Indirect pledge and transfer restrictions. Just as the general partner of a Portfolio Investment may object to the borrower’s grant of a direct security interest in such Portfolio Investment, that same general partner may similarly object to (a) the creation of the “indirect” security interest arising from the pledge of equity interests in the SPV and/or (b) the “indirect” sale or other liquidation of the Portfolio Investments via a foreclosure sale of the equity interests in the SPV. Taken together, if it sought to interfere, a motivated general partner may adversely affect the timing, process and (potentially) the ultimate ability of the lenders to practically implement certain of its enforcement rights provided under the collateral documentation (as described above). Lenders may seek to mitigate this risk by conducting additional due diligence of the underlying fund documentation governing each of the Portfolio Investments. In particular, the substance of such review should focus on: (i) whether such underlying fund documentation prohibits indirect pledges and transfers (either generically or with a detailed prohibition that more clearly describes the facility’s collateral package) and (ii) the specified consequences of a breach of such a prohibition. For example, the limited partnership agreement for a Portfolio Investment may simply specify that an indirect pledge or transfer is “null and void”; alternatively, it may specify more punitive consequences, such as deeming the relevant limited partner (in this scenario, the SPV) a defaulting partner that loses voting rights and/or rights to distributions, that is subject to a forced sale of its interest, and/or that is subject to a write-down of its equity by the general partner of such portfolio fund. While lenders may take different views as to the significance of a portfolio fund’s limited partnership agreement declaring an indirect pledge or transfer “null and void” (i.e., a pledge or transfer where the relevant persons are not actually parties to the limited partnership agreement in the first place), lenders and borrowers both want to avoid violating any such prohibition that has specific punitive contractual consequences for such violations. Borrowers do not want their financing arrangements negatively impacting the value of their investments, and lenders do not want to lend against assets whose value will be impaired either by the existence of the indirect security or the lenders’ attempts to foreclose thereon. In these instances, the parties should seek the upfront consent of the relevant Portfolio Investment’s general partner to the indirect pledge (and, if possible,) the indirect transfer of such Portfolio Investment upon foreclosure. If the borrower is unable to obtain such a consent for such a Portfolio Investment, lenders may assign a reduced value (which may be zero) to that Portfolio Investment in calculating the borrowing base for the loan.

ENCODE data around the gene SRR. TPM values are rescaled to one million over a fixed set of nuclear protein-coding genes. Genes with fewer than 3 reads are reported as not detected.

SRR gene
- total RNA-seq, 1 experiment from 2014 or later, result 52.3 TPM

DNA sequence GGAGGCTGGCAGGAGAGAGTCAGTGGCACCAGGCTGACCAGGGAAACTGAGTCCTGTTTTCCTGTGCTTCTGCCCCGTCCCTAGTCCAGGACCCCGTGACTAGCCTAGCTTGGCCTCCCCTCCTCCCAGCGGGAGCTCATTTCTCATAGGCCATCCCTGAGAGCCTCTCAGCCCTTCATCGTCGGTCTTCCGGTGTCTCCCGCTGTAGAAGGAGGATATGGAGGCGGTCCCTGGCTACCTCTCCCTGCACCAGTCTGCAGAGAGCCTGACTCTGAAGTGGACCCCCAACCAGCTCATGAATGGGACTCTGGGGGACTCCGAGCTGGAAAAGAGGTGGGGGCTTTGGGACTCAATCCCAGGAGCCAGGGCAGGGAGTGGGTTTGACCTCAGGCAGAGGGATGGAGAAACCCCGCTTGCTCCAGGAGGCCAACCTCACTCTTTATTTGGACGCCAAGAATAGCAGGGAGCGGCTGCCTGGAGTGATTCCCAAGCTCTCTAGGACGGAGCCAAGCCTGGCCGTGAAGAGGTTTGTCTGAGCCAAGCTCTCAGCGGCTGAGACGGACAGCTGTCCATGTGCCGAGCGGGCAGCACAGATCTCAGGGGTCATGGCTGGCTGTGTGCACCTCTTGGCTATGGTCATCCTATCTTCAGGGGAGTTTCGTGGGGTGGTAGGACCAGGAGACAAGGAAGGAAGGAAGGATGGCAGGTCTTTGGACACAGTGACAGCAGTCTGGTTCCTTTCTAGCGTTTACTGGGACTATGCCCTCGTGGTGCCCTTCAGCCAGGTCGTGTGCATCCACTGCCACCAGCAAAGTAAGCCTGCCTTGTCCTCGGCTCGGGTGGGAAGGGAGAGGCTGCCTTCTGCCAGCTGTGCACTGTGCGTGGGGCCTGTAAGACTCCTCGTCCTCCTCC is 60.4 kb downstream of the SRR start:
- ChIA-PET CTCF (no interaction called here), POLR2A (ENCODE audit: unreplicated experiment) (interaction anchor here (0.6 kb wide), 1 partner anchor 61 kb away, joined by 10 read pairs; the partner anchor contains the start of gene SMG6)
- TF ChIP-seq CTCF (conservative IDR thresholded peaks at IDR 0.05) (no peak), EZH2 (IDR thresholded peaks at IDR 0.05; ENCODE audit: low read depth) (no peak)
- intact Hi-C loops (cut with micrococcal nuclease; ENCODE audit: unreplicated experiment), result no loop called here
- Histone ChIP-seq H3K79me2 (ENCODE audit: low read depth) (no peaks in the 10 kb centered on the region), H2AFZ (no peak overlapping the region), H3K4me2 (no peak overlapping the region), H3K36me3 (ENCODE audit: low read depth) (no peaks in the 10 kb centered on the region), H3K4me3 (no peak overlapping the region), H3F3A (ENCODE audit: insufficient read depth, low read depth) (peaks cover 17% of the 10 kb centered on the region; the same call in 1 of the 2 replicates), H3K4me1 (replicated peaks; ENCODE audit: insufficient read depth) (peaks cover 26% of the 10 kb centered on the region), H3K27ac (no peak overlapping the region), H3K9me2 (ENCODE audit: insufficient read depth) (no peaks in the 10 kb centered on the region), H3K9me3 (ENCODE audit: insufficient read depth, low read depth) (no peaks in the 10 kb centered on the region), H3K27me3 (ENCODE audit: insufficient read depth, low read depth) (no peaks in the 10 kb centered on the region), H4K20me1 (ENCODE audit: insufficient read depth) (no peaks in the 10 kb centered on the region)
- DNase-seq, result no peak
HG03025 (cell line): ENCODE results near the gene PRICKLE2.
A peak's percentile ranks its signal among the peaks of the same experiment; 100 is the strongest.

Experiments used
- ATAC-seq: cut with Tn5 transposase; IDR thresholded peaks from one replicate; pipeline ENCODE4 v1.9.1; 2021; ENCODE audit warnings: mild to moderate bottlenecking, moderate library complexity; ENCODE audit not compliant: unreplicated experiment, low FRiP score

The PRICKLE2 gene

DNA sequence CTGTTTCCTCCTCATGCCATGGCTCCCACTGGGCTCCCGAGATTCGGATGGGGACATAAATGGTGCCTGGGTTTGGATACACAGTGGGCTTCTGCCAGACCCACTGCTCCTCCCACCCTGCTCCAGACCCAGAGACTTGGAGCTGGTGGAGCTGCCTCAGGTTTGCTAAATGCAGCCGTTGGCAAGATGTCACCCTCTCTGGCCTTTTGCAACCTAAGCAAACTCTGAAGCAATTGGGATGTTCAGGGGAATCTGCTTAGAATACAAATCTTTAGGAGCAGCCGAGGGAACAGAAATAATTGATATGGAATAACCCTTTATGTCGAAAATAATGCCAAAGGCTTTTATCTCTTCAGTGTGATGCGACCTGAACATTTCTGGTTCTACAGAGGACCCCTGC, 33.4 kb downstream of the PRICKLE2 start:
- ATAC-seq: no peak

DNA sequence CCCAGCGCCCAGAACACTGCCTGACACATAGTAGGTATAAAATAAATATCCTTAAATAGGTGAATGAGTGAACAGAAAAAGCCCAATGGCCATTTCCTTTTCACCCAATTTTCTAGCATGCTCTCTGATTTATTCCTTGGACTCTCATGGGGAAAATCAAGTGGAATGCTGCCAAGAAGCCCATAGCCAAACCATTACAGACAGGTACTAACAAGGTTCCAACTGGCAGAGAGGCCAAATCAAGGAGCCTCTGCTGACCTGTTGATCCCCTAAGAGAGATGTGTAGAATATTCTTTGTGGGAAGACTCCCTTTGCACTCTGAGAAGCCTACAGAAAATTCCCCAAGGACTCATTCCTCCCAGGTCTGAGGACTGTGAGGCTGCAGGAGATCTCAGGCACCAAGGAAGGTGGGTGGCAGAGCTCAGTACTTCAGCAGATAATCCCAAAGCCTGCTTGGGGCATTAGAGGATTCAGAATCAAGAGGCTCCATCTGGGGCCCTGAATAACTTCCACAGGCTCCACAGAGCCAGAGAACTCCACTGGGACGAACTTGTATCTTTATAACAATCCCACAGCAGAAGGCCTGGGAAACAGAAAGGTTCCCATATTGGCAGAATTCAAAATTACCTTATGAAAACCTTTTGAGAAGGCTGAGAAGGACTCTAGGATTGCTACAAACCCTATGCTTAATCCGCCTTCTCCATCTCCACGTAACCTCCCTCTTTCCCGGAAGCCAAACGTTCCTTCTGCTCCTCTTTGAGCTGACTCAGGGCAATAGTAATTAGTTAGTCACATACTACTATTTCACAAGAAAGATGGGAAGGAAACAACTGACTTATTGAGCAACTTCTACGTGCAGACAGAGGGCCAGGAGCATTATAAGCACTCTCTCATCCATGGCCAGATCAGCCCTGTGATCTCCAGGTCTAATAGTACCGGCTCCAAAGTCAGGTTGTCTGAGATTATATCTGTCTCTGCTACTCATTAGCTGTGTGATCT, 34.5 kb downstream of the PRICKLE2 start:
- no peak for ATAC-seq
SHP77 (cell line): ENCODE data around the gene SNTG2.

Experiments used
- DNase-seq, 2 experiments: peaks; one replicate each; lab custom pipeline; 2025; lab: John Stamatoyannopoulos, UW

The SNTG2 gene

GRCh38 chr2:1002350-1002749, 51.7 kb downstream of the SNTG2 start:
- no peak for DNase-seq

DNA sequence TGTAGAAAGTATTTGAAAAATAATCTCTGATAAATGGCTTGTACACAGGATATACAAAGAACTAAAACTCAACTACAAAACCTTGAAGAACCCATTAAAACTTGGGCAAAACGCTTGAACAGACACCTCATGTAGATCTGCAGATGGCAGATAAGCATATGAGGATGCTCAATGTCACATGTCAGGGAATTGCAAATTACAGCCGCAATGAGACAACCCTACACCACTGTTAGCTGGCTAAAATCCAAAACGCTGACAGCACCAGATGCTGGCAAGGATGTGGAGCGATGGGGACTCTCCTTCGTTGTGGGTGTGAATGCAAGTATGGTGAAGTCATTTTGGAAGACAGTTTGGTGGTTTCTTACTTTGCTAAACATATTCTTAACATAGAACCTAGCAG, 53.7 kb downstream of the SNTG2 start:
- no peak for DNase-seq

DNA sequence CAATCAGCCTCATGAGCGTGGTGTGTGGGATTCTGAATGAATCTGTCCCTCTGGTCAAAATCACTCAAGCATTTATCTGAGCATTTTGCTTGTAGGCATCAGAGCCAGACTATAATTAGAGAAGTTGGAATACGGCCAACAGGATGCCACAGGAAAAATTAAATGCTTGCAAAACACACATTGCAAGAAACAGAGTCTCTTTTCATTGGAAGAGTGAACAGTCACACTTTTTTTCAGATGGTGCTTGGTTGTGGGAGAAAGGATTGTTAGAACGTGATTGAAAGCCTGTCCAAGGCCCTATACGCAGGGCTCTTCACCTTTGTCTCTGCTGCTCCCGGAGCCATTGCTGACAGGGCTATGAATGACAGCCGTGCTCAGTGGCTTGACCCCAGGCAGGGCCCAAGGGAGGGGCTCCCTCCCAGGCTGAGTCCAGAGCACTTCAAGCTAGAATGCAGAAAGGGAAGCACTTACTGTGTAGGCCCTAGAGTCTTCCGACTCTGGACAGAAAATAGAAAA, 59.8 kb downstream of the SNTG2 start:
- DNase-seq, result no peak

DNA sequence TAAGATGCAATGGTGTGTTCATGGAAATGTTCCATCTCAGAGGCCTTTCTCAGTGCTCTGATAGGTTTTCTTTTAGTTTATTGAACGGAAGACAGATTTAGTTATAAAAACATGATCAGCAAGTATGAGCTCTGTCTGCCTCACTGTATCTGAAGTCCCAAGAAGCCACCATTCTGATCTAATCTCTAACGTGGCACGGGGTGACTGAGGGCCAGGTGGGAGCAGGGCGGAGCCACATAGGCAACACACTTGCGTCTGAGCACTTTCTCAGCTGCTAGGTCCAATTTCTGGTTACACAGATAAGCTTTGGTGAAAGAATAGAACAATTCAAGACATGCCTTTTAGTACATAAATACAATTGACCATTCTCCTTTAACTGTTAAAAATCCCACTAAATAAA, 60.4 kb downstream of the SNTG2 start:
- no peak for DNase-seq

As should be clear from the discussion above, the indirect pledge structure that is commonly used for NAV secondaries facilities is an imperfect solution to the issues that arise when seeking to lend against, and take security over, private equity fund interests. However, most of the resulting concerns can be significantly mitigated by careful structuring to ensure lender and borrower incentives are aligned, and by doing thoughtful diligence of the Portfolio Investments.